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Democratic Transitions, Institutional Strength, and War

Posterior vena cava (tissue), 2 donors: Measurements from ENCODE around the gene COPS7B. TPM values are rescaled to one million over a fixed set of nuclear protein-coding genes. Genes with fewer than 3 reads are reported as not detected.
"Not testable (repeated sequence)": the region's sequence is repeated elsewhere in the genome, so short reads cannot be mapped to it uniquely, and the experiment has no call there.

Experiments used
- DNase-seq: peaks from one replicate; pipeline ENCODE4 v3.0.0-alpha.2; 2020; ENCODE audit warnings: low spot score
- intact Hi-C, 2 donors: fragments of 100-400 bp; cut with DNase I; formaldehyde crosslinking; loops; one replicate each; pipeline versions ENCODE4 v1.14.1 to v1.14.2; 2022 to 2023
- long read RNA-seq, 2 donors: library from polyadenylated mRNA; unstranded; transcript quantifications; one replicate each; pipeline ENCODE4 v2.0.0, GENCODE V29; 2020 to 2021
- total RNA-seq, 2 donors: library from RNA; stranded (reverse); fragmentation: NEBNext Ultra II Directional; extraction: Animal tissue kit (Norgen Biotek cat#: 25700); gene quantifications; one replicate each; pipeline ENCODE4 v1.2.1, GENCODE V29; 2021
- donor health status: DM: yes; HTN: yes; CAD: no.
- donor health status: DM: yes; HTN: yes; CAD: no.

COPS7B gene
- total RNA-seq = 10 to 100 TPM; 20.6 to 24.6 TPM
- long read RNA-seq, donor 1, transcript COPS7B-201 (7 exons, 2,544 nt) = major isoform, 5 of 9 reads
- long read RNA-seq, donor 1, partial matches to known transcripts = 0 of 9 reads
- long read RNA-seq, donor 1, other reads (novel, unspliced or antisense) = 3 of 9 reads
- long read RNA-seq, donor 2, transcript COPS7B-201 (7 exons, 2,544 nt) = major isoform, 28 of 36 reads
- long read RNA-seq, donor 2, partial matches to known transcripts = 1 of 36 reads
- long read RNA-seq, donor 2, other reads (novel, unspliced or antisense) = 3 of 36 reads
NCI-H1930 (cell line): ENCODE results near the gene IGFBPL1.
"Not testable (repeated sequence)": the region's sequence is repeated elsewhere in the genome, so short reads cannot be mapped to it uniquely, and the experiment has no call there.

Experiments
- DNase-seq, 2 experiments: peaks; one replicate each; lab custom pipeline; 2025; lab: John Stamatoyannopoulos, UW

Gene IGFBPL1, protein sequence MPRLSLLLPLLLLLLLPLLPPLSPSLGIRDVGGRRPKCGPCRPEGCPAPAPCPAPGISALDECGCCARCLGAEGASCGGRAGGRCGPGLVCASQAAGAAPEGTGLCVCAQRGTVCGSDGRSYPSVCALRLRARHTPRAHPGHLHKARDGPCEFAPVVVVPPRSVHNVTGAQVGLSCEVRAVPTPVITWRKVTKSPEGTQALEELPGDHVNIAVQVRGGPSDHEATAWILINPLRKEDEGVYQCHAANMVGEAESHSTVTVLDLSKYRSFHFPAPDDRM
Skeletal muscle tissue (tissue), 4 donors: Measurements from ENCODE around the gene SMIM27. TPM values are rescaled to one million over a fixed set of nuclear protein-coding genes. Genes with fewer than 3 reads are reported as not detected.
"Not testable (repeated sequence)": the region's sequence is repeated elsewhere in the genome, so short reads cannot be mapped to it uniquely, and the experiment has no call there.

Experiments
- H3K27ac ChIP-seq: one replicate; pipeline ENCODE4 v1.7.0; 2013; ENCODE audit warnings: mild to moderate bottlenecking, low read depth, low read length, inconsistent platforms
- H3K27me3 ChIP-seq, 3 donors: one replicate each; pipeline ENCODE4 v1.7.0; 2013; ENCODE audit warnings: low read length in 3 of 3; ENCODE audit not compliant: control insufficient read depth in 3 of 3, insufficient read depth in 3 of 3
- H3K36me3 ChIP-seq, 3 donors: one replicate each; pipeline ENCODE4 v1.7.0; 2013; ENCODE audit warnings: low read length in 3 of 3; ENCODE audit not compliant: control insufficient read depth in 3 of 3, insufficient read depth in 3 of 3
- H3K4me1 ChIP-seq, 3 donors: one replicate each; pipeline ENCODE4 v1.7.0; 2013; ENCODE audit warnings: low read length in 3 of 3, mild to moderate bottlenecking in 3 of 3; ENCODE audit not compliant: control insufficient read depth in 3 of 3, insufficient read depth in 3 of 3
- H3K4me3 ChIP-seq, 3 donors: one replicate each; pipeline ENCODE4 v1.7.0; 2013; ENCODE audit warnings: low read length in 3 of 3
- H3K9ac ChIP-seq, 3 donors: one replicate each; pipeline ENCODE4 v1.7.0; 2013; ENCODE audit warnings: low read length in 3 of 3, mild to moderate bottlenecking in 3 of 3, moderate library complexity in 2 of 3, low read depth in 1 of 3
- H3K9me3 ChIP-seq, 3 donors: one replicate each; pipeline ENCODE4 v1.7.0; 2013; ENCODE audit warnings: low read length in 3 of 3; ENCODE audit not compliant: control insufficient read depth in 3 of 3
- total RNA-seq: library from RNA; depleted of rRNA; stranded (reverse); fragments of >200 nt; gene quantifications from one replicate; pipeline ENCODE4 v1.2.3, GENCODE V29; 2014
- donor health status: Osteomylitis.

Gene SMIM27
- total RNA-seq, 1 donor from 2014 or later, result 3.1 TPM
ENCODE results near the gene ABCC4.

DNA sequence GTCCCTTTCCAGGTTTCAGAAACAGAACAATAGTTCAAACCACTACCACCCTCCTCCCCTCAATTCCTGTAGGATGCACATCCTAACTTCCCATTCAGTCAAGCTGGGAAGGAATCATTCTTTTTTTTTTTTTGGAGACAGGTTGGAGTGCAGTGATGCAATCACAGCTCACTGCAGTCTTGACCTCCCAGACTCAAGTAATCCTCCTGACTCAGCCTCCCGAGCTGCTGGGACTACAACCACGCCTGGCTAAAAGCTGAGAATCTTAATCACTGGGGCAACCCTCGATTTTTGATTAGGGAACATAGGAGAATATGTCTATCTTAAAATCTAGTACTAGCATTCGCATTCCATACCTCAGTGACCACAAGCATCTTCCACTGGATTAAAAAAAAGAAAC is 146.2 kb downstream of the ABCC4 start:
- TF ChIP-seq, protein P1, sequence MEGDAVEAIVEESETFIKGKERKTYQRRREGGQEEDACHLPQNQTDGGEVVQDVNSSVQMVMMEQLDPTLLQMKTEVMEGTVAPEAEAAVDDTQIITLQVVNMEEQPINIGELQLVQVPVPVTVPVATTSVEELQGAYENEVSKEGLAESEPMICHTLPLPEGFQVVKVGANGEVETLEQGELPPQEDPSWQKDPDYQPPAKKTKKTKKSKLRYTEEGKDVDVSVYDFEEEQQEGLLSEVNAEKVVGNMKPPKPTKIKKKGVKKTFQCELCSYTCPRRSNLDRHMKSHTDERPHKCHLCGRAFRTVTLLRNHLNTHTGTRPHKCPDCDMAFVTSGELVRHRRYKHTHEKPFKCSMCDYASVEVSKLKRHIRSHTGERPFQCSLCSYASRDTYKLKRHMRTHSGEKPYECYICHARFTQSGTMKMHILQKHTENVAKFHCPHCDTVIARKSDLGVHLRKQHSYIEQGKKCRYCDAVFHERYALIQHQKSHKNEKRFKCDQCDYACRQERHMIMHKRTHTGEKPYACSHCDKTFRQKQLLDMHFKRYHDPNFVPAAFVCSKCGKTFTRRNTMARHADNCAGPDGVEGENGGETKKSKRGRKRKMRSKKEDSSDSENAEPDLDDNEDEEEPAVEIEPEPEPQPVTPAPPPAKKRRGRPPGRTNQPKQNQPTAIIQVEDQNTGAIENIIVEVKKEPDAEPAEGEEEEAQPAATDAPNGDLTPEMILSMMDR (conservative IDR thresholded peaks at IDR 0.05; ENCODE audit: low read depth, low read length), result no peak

The relationship between democratization and war has recently sparked a lively debate. We find that transitions from autocracy that become stalled prior to the establishment of coherent democratic institutions are especially likely to precipitate the onset of war. This tendency is heightened in countries where political institutions are weak and national officials are vested with little authority. These results accord with our argument that elites often employ nationalist rhetoric to mobilize support in the populist rivalries of the poorly-institutionalized democratizing state but then get caught up in the belligerent politics that this process eventually unleashes. In contrast, we find that transitions that quickly culminate in a fully coherent democracy are much less perilous. Further, our results refute the view that transitional democracies are merely the targets of attack due to their temporary weakness: in fact, they tend to be the initiators of war. We also refute the view that any regime change is likely to precipitate the outbreak of war: transitions toward democracy are significantly more likely to generate hostilities than transitions toward autocracy.

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